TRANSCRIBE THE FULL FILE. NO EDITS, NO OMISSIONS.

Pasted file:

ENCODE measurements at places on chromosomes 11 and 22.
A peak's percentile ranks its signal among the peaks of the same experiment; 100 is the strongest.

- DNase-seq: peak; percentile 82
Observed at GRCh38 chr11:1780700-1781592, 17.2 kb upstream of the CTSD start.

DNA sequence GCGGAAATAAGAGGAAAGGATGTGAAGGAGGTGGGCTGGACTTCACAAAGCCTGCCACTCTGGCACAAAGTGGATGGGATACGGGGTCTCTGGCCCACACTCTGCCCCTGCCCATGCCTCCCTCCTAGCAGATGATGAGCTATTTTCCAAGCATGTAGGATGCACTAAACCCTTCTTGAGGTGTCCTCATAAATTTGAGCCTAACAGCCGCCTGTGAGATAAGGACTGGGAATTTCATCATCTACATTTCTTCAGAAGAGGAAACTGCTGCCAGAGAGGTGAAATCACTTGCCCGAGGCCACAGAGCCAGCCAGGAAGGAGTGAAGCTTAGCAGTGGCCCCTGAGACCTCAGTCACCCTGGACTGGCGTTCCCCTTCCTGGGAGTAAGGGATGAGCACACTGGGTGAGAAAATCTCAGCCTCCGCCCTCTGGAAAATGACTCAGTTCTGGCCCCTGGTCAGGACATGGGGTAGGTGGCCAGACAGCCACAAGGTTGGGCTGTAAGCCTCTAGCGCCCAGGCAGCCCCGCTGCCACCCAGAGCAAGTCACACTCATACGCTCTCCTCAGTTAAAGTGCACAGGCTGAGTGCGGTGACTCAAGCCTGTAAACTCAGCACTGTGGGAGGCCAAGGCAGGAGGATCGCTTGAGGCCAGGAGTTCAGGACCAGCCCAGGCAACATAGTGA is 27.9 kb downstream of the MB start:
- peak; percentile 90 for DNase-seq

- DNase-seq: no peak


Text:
ENCODE measurements at places on chromosomes 11 and 22.
A peak's percentile ranks its signal among the peaks of the same experiment; 100 is the strongest.

- DNase-seq: peak; percentile 82
Observed at GRCh38 chr11:1780700-1781592, 17.2 kb upstream of the CTSD start.

DNA sequence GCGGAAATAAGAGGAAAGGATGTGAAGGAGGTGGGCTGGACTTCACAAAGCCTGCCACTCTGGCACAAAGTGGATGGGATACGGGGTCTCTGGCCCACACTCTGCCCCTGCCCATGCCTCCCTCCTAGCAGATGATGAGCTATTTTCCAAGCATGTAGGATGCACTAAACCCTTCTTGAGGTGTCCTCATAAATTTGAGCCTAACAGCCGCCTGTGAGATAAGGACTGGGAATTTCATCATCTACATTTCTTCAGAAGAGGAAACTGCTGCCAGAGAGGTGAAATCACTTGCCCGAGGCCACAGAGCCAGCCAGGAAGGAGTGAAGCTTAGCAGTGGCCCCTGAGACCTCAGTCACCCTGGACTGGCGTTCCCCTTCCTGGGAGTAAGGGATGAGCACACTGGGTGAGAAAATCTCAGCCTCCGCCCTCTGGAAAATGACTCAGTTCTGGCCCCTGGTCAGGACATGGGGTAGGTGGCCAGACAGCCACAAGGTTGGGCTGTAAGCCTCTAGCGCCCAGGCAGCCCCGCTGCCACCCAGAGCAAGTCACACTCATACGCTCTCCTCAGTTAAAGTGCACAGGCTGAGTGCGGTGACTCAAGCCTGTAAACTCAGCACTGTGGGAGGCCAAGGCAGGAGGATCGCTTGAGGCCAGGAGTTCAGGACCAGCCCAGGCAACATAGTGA is 27.9 kb downstream of the MB start:
- peak; percentile 90 for DNase-seq

- DNase-seq: no peak